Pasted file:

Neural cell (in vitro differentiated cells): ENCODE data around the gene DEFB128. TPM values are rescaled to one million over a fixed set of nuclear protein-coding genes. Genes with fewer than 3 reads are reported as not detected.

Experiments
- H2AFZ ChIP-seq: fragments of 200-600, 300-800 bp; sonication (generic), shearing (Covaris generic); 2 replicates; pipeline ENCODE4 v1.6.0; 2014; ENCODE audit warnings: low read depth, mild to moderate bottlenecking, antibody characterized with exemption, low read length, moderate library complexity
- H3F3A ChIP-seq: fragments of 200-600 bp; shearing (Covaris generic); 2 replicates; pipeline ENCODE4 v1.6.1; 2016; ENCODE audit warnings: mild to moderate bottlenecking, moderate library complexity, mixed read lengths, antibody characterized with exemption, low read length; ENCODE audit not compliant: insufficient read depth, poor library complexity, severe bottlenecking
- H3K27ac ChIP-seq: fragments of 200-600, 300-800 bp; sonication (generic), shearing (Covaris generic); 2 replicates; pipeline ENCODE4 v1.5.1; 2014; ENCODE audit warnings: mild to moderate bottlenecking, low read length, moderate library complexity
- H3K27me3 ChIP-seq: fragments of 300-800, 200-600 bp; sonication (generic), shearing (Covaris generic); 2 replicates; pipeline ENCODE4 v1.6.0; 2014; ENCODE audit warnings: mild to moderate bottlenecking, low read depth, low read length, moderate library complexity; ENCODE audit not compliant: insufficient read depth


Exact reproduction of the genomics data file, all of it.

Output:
Neural cell (in vitro differentiated cells): ENCODE data around the gene DEFB128. TPM values are rescaled to one million over a fixed set of nuclear protein-coding genes. Genes with fewer than 3 reads are reported as not detected.

Experiments
- H2AFZ ChIP-seq: fragments of 200-600, 300-800 bp; sonication (generic), shearing (Covaris generic); 2 replicates; pipeline ENCODE4 v1.6.0; 2014; ENCODE audit warnings: low read depth, mild to moderate bottlenecking, antibody characterized with exemption, low read length, moderate library complexity
- H3F3A ChIP-seq: fragments of 200-600 bp; shearing (Covaris generic); 2 replicates; pipeline ENCODE4 v1.6.1; 2016; ENCODE audit warnings: mild to moderate bottlenecking, moderate library complexity, mixed read lengths, antibody characterized with exemption, low read length; ENCODE audit not compliant: insufficient read depth, poor library complexity, severe bottlenecking
- H3K27ac ChIP-seq: fragments of 200-600, 300-800 bp; sonication (generic), shearing (Covaris generic); 2 replicates; pipeline ENCODE4 v1.5.1; 2014; ENCODE audit warnings: mild to moderate bottlenecking, low read length, moderate library complexity
- H3K27me3 ChIP-seq: fragments of 300-800, 200-600 bp; sonication (generic), shearing (Covaris generic); 2 replicates; pipeline ENCODE4 v1.6.0; 2014; ENCODE audit warnings: mild to moderate bottlenecking, low read depth, low read length, moderate library complexity; ENCODE audit not compliant: insufficient read depth